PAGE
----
I presume that to the uninitiated the formulae will appear cold and cheerless; but let it be remembered that, like other mathematical formulae, they find their origin in the divine source of all geometry. Whether I shall have the satisfaction of taking part in their exposition, or whether that will remain for some more profound expositor, will be seen in the future.
Since geometry is co-eternal with the divine mind before the birth of things, God himself served as his own model in creating the world (for what is there in God which is not God?), and he with his own image reached down to humanity.johannes kepler
"Some fool has put the head of this nail on the wrong end." "You idiot, it's for the opposite wall!" To be sure, if the space of physical objects allowed motions of translation only, and not also rotations. That space has such geometry is a fantasy; experience shows otherwise. It is only experience that makes this complaint and the rejoinder a dialogue of madmen.abraham kaplan
The classical theorists resemble Euclidean geometers in a non-Euclidean world who, discovering that in experience straight lines apparently parallel often meet, rebuke the lines for not keeping straight as the only remedy for the unfortunate collisions which are occurring. Yet, in truth, there is no remedy except to throw over the axiom of parallels and to work out a non-Euclidean geometry.john maynard keynes
Neither natural ability without instruction nor instruction without natural ability can make the perfect artist. Let him be educated, skilful with the pencil, instructed in geometry, know much history, have followed the philosophers with attention, understand music, have some knowledge of medicine, know the opinions of the jurists, and be acquainted with astronomy and the theory of the heavens.vitruvius
Everything one invents is true, you may be perfectly sure of that. Poetry is as precise as geometry.Gustave Flaubert
Since geometry is the right foundation of all painting, I have decided to teach its rudiments and principles to all youngsters eager for art.
Various relations being established in geometry between lines constituted under given conditions, as parts of geometrical figures, if we choose to adopt the idea of expressing these lines by numerical measures , we are then brought to the distinction of such lines being in some cases commensurable in their numerical values, in others not so. Their geometrical relations however are absolutely general, and do not refer to any such distinction.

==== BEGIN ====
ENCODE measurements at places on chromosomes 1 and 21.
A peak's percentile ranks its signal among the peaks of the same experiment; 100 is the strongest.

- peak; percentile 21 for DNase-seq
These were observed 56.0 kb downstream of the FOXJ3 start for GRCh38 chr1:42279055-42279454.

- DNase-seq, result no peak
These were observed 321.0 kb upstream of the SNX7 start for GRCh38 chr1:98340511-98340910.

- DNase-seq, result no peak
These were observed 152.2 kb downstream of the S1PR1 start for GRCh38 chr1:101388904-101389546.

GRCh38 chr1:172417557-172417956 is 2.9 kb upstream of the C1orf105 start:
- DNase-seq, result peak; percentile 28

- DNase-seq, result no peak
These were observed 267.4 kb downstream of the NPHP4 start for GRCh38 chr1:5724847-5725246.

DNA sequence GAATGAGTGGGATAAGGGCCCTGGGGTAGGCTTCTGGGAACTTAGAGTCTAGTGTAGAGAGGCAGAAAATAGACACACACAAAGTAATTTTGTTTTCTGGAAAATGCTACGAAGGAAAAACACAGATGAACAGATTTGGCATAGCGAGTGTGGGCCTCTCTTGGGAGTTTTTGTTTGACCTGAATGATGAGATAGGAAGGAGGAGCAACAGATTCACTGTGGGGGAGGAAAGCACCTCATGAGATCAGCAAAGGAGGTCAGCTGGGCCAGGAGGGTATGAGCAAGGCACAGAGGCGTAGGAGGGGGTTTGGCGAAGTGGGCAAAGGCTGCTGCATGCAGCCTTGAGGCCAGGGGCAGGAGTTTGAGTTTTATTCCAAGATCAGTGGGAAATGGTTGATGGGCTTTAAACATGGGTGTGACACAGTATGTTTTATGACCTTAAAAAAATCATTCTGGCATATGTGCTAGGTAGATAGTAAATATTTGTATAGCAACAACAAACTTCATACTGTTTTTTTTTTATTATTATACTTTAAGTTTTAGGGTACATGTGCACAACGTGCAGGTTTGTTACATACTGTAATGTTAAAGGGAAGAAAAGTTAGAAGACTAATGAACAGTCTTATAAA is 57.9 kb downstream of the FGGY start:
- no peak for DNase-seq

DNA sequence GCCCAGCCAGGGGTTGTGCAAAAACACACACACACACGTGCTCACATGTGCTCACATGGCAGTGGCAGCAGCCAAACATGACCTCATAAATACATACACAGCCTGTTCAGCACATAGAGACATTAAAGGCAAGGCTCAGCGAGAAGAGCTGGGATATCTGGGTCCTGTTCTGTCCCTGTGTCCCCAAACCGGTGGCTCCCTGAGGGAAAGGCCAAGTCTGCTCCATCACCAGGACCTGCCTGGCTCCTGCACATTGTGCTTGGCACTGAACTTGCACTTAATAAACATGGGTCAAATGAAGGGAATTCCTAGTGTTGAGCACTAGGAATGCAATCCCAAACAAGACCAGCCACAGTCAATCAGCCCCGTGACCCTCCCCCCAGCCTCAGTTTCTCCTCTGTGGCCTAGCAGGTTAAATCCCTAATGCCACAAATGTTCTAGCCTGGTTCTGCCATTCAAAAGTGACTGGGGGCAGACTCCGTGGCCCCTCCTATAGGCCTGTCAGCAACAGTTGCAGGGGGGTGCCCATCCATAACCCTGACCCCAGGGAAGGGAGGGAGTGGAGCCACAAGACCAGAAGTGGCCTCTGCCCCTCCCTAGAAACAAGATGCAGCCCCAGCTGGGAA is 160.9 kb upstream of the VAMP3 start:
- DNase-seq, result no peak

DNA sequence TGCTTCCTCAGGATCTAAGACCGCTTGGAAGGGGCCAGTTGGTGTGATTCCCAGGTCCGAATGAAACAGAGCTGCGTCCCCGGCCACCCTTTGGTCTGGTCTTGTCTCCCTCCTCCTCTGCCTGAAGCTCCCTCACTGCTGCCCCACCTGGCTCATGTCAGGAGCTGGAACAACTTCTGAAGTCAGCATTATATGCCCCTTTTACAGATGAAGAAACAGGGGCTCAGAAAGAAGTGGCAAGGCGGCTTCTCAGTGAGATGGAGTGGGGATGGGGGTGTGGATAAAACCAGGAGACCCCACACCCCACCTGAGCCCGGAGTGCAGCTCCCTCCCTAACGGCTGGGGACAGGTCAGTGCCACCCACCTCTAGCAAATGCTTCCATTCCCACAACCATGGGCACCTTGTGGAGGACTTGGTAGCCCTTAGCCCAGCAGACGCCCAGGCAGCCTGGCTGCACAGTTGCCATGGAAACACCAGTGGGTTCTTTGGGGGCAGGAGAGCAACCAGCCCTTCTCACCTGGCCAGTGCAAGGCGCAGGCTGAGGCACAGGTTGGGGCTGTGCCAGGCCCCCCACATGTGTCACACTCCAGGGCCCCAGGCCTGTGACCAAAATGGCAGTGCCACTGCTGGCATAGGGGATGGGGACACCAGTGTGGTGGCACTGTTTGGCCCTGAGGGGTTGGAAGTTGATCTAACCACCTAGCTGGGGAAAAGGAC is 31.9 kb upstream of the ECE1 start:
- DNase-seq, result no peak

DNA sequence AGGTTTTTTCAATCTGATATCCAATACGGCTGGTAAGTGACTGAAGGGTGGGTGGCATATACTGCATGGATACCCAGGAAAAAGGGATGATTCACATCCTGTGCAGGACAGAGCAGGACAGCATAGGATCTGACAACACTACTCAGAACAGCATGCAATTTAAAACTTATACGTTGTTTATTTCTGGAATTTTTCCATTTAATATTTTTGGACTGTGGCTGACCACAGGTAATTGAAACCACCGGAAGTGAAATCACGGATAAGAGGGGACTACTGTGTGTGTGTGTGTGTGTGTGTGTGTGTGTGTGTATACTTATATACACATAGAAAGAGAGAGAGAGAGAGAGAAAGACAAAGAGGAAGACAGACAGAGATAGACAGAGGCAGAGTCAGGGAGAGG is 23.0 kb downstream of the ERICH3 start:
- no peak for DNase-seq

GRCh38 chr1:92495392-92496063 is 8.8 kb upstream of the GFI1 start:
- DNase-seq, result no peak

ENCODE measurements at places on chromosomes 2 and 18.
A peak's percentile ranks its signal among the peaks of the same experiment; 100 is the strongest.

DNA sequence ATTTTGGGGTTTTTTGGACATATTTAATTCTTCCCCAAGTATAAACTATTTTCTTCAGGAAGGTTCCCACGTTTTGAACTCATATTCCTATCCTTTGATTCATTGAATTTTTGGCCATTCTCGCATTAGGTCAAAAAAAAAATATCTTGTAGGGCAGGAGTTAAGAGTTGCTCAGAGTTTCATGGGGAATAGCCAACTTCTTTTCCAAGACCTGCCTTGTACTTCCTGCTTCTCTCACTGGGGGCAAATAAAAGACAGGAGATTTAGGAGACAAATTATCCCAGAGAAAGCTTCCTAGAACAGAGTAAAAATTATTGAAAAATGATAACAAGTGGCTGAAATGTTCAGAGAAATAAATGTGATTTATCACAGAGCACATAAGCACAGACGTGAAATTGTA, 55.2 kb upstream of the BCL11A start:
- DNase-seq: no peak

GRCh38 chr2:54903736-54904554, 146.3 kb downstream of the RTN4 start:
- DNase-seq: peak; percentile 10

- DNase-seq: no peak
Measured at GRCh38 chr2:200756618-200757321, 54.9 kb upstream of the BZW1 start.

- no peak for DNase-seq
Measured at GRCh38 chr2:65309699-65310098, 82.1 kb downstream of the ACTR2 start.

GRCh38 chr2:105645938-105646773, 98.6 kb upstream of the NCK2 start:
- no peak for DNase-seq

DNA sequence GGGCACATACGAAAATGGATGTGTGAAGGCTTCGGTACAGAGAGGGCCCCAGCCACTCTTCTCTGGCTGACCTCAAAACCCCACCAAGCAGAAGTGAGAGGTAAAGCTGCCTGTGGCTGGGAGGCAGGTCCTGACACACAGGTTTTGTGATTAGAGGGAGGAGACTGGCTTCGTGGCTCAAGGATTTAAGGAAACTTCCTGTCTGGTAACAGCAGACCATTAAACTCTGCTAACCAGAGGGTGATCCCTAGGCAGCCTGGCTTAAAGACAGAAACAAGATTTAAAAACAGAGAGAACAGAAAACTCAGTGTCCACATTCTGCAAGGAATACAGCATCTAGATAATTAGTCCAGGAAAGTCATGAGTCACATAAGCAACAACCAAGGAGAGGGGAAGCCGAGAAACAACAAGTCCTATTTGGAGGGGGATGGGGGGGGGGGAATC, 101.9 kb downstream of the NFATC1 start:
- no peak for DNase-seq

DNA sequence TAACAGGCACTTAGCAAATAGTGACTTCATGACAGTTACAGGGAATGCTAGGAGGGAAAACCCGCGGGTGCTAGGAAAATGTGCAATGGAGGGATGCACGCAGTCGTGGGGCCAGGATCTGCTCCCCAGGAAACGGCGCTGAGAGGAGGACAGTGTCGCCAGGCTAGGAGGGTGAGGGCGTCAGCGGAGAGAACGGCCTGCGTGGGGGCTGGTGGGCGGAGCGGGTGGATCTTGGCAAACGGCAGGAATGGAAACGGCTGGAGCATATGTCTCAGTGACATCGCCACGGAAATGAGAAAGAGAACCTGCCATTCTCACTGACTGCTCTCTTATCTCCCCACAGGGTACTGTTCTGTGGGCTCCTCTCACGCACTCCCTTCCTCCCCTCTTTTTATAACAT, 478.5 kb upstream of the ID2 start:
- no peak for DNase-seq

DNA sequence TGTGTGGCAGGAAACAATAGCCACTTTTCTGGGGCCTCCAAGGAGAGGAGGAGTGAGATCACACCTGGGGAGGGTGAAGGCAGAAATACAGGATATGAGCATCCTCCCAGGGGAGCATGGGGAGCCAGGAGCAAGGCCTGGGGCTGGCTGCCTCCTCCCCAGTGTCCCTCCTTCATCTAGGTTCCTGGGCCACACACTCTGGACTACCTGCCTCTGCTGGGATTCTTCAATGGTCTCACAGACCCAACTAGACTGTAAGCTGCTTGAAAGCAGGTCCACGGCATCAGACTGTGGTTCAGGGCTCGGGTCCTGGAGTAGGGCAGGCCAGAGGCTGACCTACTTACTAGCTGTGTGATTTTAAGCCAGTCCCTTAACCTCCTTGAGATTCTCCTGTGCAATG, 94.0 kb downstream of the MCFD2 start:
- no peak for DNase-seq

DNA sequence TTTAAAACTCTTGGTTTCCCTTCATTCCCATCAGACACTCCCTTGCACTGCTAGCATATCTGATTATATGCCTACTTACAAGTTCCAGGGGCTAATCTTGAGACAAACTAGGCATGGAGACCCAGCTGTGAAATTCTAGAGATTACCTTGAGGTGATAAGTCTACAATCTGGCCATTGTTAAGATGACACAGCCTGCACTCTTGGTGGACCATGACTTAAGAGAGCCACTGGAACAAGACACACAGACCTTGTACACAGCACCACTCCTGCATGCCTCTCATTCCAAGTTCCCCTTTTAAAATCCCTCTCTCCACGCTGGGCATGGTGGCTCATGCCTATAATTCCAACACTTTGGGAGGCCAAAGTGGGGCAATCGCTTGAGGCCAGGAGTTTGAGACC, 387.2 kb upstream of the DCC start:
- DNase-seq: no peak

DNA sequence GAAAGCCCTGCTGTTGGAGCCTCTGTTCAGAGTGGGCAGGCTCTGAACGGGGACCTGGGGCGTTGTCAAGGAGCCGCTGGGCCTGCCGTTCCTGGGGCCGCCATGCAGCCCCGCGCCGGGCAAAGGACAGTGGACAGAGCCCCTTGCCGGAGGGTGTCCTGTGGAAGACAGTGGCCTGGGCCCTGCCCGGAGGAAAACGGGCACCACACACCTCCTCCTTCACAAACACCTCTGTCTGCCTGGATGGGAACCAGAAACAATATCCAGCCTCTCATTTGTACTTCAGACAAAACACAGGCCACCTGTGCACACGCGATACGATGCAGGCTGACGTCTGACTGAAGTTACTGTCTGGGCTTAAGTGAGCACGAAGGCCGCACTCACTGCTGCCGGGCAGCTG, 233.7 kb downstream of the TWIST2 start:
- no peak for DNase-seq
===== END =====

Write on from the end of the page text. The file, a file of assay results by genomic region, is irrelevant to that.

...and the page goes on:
The following are the other extant works generally attributed to Euclid: Phœnomena , a work on spherical geometry and astronomy; Optics , which develops the hypothesis that light proceeds from the eye, and not from the object seen; Catoptrica , containing propositions on reflections from mirrors; De Divisionibus , a treatise on the division of plane figures into parts having to one another a given ratio; Sectio Canonis , a work on musical intervals.
It is worthy of notice that Apollonius nowhere introduces the notion of directrix for a conic, and that, though he incidentally discovered the focus of an ellipse and hyperbola, he did not discover the focus of a parabola. Conspicuous in his geometry is also the absence of technical terms and symbols, which renders the proofs long and cumbrous.Florian Cajori
It is a remarkable fact in the history of geometry , that the Elements of Euclid, written two thousand years ago, are still regarded by many as the best introduction to the mathematical sciences.
geometry is to sculpture what grammar is to the art of the writer.Kostrowitzki
geometry is that part of universal mechanics which accurately proposes and demonstrates the art of measuring.
geometry... is of much assistance in architecture, and in particular it teaches us the use of the rule and compasses, by which especially we acquire readiness in making plans for buildings in their grounds, and rightly apply the square, the level, and the plummet. By means of optics... the light in buildings can be drawn from fixed quarters of the sky. ...Difficult questions involving symmetry are solved by means of geometrical theories and methods.
About the time of Anaxagoras, but isolated from the Ionic school, flourished Œnopides of Chios. Proclus ascribes to him the solution of the following problems: From a point without, to draw a perpendicular to a given line, and to draw an angle on a line equal to a given angle. That a man could gain a reputation by solving problems so elementary as these, indicates that geometry was still in its infancy, and that the Greeks had not yet gotten far beyond the Egyptian constructions.